Mark McCombe is a member of BlackRock’s Global Executive Committee. He is a Senior Managing Director and is the Chief Client Officer of BlackRock overseeing all Global client segments. Before joining BlackRock, he served as Chief Executive Officer in Hong Kong for HSBC. McCombe has served on a number of finance industry bodies including the Risk Management Committee of the Hong Kong Exchanges and Clearing Limited, the Banking Advisory Committee for the Hong Kong Monetary Authority, the Hong Kong Association of Banks, and as a council member of the Financial Services Development Council (FSDC). McCombe earned an MA degree from Aberdeen University and attended Wharton Business School, where he completed the Advanced Management Program.
James B. Stewart
New York Times, 10 March 2020
The investor Warren Buffett once gave a famous warning: “It’s only when the tide goes out that you learn who’s been swimming naked.”
The tide has just gone out again, and clues to who’s been swimming naked have begun to emerge.
Mr. Buffett first made that comment in 1992, after Hurricane Andrew exposed the inadequacies of the insurance industry, to describe the rosy appearances that can mask financial recklessness until the good times end.
Finance Magnates, 26 June 2019
Merrill Lynch Commodities, Inc. (MLCI) has just settled spoofing charges with the Commodity Futures Trading Commission (CFTC) by agreeing to pay a combined $36.5 million. The CFTC action centered on spoofing activity carried out by Bank of America’s global commodities trading business in a scheme that ran from 2008 through 2014 and involved dozens of fraudulent orders that were canceled before execution.
MLCI precious metals traders are accused of working with other traders to rig the purchase and sale of futures contracts on the Chicago Mercantile Exchange and the Chicago Board of Trade.
MarketWatch, 30 January 2018
The Commodity Futures Trading Commission announced criminal and civil enforcement actions on Monday against Deutsche Bank AG and Deutsche Bank Securities Inc, UBS AG and HSBC Securities (USA) Inc. and six individuals involved in spoofing and stop loss collusion schemes. The criminal and civil enforcement actions were filed in conjunction with the Department of Justice and Federal Bureau of Investigation’s Criminal Investigative Division.
Deutsche Bank AG and Deutsche Bank Securities Inc. were hit the hardest, agreeing to pay a $30 million penalty while neither admitting or denying they failed to supervise precious metals traders who allegedly schemed to manipulate the price of precious metals futures contracts and allegedly colluding to trigger customer stop-loss orders. The fraud allegedly ran from Feb. 2008 to at least Sept. 2014.
New York Times, 29 January 2018
Federal authorities have filed civil and criminal charges against a group of Wall Street banks and individuals that they say tried to manipulate markets in gold, silver and certain financial products, including by showing potential customers fake prices.
The actions, filed over the past several days, are part of a yearslong effort by financial regulators and the Department of Justice to stamp out behavior that gives the biggest banks an advantage over smaller market players.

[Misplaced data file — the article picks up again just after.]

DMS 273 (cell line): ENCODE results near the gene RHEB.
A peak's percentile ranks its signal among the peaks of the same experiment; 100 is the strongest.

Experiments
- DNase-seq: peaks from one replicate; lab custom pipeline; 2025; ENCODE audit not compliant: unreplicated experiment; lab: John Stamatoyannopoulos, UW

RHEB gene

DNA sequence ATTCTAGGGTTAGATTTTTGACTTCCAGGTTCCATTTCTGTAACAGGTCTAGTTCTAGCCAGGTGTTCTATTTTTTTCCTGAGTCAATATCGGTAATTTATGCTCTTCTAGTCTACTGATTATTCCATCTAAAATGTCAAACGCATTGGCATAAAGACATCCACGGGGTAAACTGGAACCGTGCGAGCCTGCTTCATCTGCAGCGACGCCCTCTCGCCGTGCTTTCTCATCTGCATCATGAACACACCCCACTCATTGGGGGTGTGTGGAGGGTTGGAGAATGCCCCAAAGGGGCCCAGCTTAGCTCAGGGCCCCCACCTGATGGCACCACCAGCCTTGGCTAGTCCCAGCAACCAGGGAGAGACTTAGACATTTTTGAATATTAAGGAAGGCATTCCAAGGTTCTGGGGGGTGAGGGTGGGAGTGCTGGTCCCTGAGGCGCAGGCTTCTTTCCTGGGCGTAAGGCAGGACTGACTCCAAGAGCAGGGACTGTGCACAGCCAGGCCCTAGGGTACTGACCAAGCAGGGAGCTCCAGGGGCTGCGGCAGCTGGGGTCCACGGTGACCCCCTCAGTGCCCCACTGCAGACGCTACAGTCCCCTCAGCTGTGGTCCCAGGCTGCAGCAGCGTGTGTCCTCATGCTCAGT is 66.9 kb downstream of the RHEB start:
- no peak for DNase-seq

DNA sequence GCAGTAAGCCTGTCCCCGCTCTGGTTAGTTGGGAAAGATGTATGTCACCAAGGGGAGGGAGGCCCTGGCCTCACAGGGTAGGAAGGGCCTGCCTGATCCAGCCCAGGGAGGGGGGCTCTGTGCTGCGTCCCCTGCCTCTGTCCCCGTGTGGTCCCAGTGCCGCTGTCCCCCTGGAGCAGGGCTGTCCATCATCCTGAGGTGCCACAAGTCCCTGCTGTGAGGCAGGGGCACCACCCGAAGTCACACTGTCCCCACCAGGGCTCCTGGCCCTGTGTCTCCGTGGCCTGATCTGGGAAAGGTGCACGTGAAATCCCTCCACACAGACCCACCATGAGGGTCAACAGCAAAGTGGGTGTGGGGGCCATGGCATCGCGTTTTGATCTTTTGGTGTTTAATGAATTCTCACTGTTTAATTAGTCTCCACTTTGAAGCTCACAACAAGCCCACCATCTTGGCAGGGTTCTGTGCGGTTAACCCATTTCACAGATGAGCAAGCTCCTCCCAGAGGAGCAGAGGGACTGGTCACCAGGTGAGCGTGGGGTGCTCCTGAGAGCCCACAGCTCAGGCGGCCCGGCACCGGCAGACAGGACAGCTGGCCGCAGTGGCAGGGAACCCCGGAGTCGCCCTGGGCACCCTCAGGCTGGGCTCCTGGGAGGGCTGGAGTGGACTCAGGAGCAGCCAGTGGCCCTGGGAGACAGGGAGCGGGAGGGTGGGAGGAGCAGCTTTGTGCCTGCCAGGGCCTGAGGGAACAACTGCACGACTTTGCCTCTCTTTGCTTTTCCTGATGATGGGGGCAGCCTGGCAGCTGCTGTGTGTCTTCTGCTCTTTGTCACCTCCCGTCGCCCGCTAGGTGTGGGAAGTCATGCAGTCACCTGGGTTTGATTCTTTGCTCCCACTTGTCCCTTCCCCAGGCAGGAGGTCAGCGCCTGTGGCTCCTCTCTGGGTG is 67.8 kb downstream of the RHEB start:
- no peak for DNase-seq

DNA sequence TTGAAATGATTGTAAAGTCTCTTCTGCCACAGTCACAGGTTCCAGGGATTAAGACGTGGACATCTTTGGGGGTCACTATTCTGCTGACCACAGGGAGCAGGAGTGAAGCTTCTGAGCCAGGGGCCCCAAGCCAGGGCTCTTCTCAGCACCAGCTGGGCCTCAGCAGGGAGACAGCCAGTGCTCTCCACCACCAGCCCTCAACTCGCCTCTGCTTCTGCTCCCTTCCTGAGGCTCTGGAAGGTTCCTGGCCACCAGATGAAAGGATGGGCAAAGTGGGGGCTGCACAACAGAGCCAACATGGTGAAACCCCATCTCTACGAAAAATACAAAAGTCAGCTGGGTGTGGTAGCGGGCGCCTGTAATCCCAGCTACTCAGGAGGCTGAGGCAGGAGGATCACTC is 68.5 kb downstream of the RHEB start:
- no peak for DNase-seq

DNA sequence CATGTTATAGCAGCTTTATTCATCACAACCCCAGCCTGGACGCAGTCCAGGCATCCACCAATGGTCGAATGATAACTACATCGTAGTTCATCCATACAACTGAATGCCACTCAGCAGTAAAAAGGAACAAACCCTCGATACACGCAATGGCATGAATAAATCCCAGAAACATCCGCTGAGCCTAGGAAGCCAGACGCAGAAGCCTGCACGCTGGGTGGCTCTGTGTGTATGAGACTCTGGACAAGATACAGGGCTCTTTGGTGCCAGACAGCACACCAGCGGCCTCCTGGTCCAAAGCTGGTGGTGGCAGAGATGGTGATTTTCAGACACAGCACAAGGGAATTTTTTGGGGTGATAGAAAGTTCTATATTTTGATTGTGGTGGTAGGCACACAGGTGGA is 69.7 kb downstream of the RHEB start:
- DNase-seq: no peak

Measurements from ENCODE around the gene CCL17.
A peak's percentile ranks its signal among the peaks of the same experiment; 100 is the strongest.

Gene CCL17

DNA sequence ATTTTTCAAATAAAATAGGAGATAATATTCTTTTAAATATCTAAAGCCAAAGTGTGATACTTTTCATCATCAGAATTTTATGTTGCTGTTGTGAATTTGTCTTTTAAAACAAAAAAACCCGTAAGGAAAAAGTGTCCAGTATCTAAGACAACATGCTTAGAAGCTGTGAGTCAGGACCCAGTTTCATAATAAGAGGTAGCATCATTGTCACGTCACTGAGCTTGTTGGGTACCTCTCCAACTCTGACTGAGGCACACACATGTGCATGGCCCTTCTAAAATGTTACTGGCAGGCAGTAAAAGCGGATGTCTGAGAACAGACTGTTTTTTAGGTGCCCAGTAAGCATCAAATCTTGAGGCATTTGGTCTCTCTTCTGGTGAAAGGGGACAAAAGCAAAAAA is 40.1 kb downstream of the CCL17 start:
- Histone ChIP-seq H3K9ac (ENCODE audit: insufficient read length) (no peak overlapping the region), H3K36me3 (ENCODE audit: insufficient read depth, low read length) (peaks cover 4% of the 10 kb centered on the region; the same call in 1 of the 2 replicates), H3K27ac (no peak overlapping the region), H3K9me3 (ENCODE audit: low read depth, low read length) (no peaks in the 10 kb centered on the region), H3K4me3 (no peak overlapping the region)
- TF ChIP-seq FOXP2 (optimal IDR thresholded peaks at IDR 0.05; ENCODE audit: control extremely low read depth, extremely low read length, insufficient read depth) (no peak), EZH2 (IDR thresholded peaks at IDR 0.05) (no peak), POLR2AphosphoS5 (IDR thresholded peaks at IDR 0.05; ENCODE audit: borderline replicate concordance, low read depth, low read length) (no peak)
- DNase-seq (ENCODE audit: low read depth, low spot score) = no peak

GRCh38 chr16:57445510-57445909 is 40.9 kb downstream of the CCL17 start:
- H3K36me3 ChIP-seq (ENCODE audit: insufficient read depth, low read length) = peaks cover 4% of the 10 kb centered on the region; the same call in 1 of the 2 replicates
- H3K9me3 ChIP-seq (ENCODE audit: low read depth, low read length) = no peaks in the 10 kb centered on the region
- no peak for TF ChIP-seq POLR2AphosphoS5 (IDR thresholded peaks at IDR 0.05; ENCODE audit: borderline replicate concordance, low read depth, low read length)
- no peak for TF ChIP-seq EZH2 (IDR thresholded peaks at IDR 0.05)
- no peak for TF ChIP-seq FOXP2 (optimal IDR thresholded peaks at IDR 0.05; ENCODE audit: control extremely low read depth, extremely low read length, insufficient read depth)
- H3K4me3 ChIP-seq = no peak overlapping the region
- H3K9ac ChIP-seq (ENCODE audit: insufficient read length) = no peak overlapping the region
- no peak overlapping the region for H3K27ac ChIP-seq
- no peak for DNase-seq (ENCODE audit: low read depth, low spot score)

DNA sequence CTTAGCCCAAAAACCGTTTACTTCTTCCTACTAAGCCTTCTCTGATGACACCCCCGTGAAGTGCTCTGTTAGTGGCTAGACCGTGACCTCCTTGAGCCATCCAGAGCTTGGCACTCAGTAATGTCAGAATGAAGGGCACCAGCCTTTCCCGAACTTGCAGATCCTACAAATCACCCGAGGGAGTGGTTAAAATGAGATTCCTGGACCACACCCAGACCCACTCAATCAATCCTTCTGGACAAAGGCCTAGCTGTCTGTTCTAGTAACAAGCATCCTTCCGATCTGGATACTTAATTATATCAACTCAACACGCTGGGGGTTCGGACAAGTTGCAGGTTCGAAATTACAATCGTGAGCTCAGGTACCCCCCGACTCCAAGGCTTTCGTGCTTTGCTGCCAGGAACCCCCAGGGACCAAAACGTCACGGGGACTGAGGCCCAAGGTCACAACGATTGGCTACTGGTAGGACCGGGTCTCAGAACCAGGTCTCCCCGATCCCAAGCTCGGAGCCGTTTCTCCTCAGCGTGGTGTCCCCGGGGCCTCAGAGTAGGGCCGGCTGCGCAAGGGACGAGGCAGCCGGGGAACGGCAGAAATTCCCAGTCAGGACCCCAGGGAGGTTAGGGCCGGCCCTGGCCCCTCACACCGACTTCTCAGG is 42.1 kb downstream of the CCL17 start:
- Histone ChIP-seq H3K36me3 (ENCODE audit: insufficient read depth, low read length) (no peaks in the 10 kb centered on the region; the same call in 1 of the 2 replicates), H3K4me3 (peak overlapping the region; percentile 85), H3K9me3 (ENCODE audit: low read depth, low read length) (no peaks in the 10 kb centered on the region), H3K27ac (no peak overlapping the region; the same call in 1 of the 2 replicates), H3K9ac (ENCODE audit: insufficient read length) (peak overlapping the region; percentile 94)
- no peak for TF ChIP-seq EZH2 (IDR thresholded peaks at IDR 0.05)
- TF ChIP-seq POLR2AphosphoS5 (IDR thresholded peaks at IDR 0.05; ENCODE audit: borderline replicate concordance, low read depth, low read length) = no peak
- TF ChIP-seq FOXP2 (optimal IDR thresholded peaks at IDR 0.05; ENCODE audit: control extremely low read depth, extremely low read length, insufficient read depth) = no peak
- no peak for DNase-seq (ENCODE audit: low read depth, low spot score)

Profit & Loss, 7 January 2015
JP Morgan has agreed a settlement, believed to be worth $100 million, in an antitrust litigation lawsuit brought against 12 major banks for alleged manipulation of the FX market.
The bank submitted a letter to judge Lorna Scholfield of the Court of the Southern District of New York, stating that it had reached a settlement agreement with the plaintiffs in this litigation and that is planning to file a copy of the settlement terms with the court for approval by the end of January.
Mark DeCambre, Jason Karaian
Quartz, 5 February 2014
These days, it doesn’t take much digging to find potentially scandalous behavior coursing through the world’s biggest banks. But the latest round of probes into currency trading are shaping up to be a real doozy.
Already more than 20 traders, which make money for their firms by betting on currencies’ shifting values, have left or been placed on leave by their employers. These banks and traders have not been accused of wrongdoing, but their departures send a message that something is amiss in currency trading.
Commodity Trade Mantra, 20 January 2014
The deregulation of the financial system during the Clinton and George W. Bush regimes had the predictable result: financial concentration and reckless behavior. A handful of banks grew so large that financial authorities declared them “too big to fail.” Removed from market discipline, the banks became wards of the government requiring massive creation of new money by the Federal Reserve in order to support through the policy of Quantitative Easing the prices of financial instruments on the banks’ balance sheets and in order to finance at low interest rates trillion dollar federal budget deficits associated with the long recession caused by the financial crisis.
Economics Voodoo, 28 December 2012
The banking and financial crisis emerging in September 2008 is often called a global financial crisis, but to be more precise the data point to a crisis of the Western central banks. I referenced euros previously, so this is the euros companion to Quantitative Easing 0-1-2-3∞ & The Federal Reserve’s Love Affair with its Banks and Mortgage Bonds: Levitating The Black Hole. QE 0-1-2-3 is incomplete as concurrently the Federal Reserve Bank also entered into $10.06 Trillion in dollar ‘loans’ liquidity swaps with foreign central banks that we examine in Section I. Why QE $10T as we look at a few of Europe’s largest banks in Section II, which leads us to the $1.25 Trillion naked reasons behind the Federal Reserve Bank’s Quantitative Easing I purchase of phantom agency mortgage bonds that we revisit more closely in Section III.